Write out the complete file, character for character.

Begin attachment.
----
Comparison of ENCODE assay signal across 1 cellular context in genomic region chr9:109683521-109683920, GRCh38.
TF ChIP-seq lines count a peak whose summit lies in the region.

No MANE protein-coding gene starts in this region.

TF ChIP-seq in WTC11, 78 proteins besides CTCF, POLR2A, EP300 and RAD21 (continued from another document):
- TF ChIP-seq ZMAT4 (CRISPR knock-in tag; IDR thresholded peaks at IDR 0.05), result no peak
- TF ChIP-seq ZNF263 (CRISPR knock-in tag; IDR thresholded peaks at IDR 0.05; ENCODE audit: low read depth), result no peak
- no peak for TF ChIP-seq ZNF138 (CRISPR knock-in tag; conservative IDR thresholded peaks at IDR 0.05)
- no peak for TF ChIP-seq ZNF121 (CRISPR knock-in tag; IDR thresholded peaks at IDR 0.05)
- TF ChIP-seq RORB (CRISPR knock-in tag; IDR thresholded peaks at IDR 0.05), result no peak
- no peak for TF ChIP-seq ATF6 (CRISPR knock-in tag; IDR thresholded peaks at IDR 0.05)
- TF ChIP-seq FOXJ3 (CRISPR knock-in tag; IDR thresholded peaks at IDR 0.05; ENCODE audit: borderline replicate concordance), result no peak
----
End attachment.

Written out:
Comparison of ENCODE assay signal across 1 cellular context in genomic region chr9:109683521-109683920, GRCh38.
TF ChIP-seq lines count a peak whose summit lies in the region.

No MANE protein-coding gene starts in this region.

TF ChIP-seq in WTC11, 78 proteins besides CTCF, POLR2A, EP300 and RAD21 (continued from another document):
- TF ChIP-seq ZMAT4 (CRISPR knock-in tag; IDR thresholded peaks at IDR 0.05), result no peak
- TF ChIP-seq ZNF263 (CRISPR knock-in tag; IDR thresholded peaks at IDR 0.05; ENCODE audit: low read depth), result no peak
- no peak for TF ChIP-seq ZNF138 (CRISPR knock-in tag; conservative IDR thresholded peaks at IDR 0.05)
- no peak for TF ChIP-seq ZNF121 (CRISPR knock-in tag; IDR thresholded peaks at IDR 0.05)
- TF ChIP-seq RORB (CRISPR knock-in tag; IDR thresholded peaks at IDR 0.05), result no peak
- no peak for TF ChIP-seq ATF6 (CRISPR knock-in tag; IDR thresholded peaks at IDR 0.05)
- TF ChIP-seq FOXJ3 (CRISPR knock-in tag; IDR thresholded peaks at IDR 0.05; ENCODE audit: borderline replicate concordance), result no peak